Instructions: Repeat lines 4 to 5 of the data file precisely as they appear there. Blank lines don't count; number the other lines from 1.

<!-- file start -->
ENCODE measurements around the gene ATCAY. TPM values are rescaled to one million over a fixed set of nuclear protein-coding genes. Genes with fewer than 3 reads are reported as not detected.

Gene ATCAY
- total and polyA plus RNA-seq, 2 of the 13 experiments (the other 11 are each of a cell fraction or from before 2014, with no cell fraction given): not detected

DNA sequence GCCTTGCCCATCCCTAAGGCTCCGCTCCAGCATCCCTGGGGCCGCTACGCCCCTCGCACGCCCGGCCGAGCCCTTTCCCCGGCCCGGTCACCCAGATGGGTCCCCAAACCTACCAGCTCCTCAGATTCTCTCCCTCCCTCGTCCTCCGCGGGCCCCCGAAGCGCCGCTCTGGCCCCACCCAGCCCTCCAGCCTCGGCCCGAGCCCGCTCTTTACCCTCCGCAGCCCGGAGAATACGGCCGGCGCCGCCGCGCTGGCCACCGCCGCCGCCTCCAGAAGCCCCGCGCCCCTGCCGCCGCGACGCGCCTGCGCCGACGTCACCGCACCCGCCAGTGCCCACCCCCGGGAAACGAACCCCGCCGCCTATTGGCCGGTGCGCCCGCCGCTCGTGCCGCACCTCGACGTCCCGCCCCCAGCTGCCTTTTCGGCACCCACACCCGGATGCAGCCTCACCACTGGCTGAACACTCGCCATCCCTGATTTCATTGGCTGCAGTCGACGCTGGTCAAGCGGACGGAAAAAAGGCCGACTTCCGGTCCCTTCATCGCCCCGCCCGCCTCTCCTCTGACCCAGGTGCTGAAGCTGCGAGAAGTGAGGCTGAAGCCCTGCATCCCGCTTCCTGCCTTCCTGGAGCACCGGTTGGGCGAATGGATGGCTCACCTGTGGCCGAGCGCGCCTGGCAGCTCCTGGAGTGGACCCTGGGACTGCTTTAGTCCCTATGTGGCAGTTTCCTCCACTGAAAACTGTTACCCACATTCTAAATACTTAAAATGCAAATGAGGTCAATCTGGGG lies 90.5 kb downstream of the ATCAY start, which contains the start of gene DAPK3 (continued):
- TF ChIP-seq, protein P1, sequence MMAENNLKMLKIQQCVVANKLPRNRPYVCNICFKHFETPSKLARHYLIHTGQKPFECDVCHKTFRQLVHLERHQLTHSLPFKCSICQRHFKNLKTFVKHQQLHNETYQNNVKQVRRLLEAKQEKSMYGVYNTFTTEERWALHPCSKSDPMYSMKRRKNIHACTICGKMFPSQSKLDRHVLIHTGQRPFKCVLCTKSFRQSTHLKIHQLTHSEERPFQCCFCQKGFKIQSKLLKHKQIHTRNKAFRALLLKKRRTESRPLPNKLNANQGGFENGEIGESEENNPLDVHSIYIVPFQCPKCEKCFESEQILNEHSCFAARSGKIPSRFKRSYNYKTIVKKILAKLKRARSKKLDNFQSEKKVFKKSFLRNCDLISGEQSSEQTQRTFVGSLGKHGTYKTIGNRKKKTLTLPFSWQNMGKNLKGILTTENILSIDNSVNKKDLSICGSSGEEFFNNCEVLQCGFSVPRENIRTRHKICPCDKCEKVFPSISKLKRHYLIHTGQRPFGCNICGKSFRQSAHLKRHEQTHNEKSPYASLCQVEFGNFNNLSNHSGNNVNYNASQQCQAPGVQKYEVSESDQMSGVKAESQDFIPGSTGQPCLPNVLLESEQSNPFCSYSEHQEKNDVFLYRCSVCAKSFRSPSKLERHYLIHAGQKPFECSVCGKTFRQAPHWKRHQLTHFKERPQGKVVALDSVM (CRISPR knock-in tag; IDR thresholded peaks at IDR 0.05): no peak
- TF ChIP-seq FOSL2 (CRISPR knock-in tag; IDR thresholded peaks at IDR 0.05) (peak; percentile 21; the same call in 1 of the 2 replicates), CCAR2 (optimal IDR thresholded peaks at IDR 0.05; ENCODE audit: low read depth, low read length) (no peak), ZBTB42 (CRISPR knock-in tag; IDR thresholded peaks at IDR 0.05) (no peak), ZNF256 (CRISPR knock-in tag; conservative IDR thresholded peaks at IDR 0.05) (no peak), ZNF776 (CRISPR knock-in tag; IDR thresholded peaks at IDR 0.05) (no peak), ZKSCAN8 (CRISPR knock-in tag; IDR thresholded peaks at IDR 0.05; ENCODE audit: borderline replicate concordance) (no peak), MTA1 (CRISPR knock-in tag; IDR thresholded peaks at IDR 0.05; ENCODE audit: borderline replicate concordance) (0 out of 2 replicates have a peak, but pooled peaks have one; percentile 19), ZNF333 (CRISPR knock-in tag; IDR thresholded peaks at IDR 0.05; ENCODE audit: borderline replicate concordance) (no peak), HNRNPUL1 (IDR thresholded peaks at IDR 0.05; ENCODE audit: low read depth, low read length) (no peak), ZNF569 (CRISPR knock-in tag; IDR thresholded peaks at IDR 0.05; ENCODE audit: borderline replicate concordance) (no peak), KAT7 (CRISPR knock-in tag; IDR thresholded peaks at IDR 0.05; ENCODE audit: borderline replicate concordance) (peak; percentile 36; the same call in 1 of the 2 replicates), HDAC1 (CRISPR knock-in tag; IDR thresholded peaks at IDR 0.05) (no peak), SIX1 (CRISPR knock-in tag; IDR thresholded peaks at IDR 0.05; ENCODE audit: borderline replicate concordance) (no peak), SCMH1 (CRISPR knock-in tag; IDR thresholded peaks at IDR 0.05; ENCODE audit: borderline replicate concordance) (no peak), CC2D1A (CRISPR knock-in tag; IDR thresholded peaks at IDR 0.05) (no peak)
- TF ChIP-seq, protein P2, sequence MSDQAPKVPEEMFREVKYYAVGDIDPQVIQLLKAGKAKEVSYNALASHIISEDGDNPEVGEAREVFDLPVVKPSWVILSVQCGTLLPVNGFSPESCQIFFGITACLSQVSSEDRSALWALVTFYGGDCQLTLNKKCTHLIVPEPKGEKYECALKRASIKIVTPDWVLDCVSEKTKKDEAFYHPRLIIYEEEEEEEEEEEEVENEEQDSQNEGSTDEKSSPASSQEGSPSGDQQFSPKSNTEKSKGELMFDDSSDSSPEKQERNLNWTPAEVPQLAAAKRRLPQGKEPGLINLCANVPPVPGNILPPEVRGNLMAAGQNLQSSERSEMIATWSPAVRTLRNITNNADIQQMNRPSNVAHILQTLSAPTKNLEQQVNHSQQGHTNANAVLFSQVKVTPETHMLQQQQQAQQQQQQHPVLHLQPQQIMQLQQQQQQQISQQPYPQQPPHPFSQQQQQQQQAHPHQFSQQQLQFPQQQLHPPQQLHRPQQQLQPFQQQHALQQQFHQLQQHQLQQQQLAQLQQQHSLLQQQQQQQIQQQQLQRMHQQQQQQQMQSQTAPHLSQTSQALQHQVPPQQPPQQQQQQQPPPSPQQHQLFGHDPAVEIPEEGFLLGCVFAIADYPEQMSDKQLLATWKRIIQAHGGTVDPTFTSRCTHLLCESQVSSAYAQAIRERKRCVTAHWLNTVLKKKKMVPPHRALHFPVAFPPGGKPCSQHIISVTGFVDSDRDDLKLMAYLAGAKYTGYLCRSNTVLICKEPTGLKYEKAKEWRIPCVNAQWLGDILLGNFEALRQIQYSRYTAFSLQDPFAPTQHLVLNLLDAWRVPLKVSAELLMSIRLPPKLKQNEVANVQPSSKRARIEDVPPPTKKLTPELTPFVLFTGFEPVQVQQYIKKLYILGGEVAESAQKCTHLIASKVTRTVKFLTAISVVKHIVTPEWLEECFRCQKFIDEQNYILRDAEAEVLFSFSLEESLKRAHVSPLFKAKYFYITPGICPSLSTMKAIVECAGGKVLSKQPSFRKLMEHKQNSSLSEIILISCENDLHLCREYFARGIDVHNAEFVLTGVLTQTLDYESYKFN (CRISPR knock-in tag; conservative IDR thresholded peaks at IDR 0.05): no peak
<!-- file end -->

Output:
DNA sequence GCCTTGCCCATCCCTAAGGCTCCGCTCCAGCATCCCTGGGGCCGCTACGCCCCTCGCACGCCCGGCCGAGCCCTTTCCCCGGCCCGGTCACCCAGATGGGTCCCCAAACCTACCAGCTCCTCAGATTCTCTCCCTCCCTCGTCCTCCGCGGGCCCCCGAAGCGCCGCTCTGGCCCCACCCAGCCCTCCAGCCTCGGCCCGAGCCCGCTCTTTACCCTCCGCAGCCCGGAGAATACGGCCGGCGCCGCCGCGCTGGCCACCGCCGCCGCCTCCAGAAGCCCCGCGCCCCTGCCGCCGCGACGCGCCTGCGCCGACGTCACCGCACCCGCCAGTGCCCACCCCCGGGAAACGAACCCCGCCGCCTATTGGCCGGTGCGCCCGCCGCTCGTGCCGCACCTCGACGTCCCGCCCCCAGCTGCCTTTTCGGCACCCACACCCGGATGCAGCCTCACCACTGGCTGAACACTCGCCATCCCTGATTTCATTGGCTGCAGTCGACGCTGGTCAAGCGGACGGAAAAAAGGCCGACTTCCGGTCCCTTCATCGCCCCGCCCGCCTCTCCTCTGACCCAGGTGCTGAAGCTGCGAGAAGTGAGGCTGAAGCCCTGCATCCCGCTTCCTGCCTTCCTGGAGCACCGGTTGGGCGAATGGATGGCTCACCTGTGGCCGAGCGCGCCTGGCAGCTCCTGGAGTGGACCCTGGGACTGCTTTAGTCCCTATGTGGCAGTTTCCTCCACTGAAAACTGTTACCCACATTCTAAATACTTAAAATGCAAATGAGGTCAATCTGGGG lies 90.5 kb downstream of the ATCAY start, which contains the start of gene DAPK3 (continued):
- TF ChIP-seq, protein P1, sequence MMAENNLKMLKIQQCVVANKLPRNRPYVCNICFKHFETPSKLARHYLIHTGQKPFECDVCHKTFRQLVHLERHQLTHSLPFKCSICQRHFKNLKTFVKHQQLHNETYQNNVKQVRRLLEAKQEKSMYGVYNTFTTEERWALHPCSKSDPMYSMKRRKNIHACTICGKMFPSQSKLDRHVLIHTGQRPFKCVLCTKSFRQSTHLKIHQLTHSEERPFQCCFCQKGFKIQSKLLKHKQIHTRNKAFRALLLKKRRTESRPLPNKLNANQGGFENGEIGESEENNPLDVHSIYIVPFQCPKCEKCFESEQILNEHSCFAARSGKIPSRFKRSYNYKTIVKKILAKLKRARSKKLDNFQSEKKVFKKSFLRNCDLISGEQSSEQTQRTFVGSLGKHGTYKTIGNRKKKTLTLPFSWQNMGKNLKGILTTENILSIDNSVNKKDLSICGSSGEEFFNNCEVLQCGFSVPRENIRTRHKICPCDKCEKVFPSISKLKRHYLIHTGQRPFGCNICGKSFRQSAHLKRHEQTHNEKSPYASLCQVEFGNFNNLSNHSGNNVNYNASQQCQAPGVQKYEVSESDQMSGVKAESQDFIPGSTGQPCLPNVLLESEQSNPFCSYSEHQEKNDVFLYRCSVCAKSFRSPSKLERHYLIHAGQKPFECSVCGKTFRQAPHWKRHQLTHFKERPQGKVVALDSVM (CRISPR knock-in tag; IDR thresholded peaks at IDR 0.05): no peak